Editor’s Note: The final version and information about the Snell 2010 standard was released at a meeting in Newport Beach, California on July 15, 2009.
This is a compilation of the information provided during that event.
The Snell M2010 Standard – Background
Beginning October 1, 2009, the motorcycle riding public will be able to buy and wear motorcycle helmets certified to the new Snell M2010 standard.
There are major differences between M2010 and previous Snell Standards; mostly due to the emergence of ECE 22-05, the standard now in mandatory use throughout the UK and Europe.
Snell motorcycle helmet standards are voluntary; manufacturers build to Snell standards because they want to and they build to DOT, ECE 22-05 or other standards because they have to.
And if it comes to a choice between what a manufacturer wants to do and what it has to do, they will give up Snell for DOT or ECE 22-05 every time.
It’s not like there’s a real choice. In North America, since the mid 1970’s, the mandatory motorcycle helmet safety standard has been the Federal Motor Vehicle Safety Standard (FMVSS) 218, colloquially known as the DOT standard (info).
In the United States, a motorcycle helmet might meet the Snell standard, but it had better meet FMVSS 218. If it doesn’t, the manufacturer, the distributor, the dealer and, depending on the state, the rider would be in for a lot of grief.
For this reason, Snell said that their motorcycle helmet standards have been compatible, at the very least, with the DOT standard.
Snell and ECE 22-05
According to Snell, a capable company has always been able to build a helmet which would satisfy both Snell and DOT standards, but not Snell and ECE 22-05. Larger sized helmets with head sizes of 60 cm and up might be able to meet both Snell and ECE 22-05, but this becomes more difficult for smaller sizes, where it is impossible to meet both sets of requirements.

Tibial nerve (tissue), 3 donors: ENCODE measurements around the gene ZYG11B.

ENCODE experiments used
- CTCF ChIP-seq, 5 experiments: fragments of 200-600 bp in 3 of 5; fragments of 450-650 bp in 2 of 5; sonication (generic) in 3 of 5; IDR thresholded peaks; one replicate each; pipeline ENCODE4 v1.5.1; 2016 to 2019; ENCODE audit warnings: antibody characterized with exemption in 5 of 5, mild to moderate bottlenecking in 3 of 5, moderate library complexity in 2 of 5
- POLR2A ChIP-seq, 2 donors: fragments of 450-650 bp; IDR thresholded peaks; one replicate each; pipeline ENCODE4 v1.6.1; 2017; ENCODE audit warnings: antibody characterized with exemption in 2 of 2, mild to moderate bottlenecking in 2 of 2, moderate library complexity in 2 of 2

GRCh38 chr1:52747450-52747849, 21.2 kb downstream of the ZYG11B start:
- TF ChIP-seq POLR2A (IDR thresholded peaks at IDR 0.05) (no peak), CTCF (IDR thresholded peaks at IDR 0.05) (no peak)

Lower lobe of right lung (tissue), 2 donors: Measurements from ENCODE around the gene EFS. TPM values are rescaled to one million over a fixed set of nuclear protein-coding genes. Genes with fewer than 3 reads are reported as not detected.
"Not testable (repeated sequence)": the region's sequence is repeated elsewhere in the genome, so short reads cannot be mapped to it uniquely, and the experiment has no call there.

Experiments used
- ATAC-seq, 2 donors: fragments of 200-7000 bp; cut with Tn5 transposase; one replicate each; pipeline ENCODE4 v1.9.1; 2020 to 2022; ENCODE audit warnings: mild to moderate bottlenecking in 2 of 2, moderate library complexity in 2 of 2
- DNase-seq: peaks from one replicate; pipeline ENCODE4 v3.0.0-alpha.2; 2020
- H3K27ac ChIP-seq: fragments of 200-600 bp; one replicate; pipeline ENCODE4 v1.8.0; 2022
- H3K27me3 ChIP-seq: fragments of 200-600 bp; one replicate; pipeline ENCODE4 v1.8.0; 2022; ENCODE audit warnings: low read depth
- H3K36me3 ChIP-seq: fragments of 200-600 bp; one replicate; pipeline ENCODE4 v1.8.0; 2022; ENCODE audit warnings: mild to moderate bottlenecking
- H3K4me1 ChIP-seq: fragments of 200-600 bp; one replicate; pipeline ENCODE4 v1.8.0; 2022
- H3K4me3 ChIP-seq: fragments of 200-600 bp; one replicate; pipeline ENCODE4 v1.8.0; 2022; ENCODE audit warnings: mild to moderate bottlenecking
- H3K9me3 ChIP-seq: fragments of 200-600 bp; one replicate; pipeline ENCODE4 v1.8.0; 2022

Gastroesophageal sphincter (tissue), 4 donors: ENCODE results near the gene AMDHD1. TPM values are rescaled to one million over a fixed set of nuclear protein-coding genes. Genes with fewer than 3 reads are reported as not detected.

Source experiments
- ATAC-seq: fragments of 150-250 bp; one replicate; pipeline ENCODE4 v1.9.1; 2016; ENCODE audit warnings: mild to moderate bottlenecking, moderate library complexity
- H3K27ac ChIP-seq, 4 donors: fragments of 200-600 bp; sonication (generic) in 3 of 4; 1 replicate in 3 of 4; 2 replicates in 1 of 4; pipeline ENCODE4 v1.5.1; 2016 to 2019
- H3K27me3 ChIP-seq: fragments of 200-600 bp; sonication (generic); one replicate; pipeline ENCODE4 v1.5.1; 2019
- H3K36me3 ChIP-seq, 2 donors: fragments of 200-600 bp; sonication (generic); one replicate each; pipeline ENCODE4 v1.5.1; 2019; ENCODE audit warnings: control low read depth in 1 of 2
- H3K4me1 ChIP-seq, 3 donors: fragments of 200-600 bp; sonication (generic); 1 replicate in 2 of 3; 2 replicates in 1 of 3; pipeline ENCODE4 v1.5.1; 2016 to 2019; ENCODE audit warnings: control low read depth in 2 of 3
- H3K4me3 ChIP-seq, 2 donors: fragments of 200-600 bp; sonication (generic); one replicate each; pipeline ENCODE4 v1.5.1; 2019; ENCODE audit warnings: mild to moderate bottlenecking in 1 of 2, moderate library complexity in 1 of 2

As a result, Snell certified motorcycle helmets are currently allowed for European racing but not for European street riding. Thus, manufacturers who make Snell certified helmets cannot bring their Snell models into Europe. If they want to sell helmets in Europe, they have to build separate, non-Snell helmet versions.
For the same reason, Europeans street riders do not have access to Snell levels of protective performance. Like it or not, they must wear helmets meeting the ECE 22-05 standard, even though the ECE 22-05 standard may, in some regards, offer less protection than even the DOT standard.
The new Snell M2010 standard resolves this problem. Once it takes effect, manufacturers will be able to build helmets which will satisfy DOT, ECE 22-05 and Snell simultaneously.
The chief virtue of the Snell M2010 standard is that it will enable a “world helmet” which will provide Snell levels of protection to riders in Europe as well as in North America.
For street riders in North America, the differences between M2010 and M2005 should be of little significance. M2010 does not exceed M2005 but it does demand comparable protection. But for street riders in Europe, M2010 may make a considerable difference.
For the first time in years, they may be able to choose helmets which satisfy all the local regulations and provide a premium of protective capability over and above local requirements. Helmets certified to the M2010 standard and ECE 22-05 will provide protection comparable to M2005 and will qualify for sale and use in the UK and Europe.
The new and improved M2010 motorcycle helmet standard is an effort to prevent unnecessary brain and head injury through better headgear, which has been Snell’s mission for over 50 years.
Snell 2010 Safety Standard Description
Following are some of the visuals handed out at the meeting along with a description.
Snell 2010 (and DOT) Advantage
This is a comparison of the impact capabilities of M2010 and DOT versus ECE 22-05. The differences are shown in terms of the percentage improvement DOT and M2010 enjoy over ECE 22-05 in terms of impact velocity management and in terms of impact energy management.
The comparisons are estimations. M2010 and DOT both use double impacts, guided fall devices and the hemispherical impact anvil as opposed to Europe’s single impacts, guided free fall devices and the “kerbstone” impact anvil.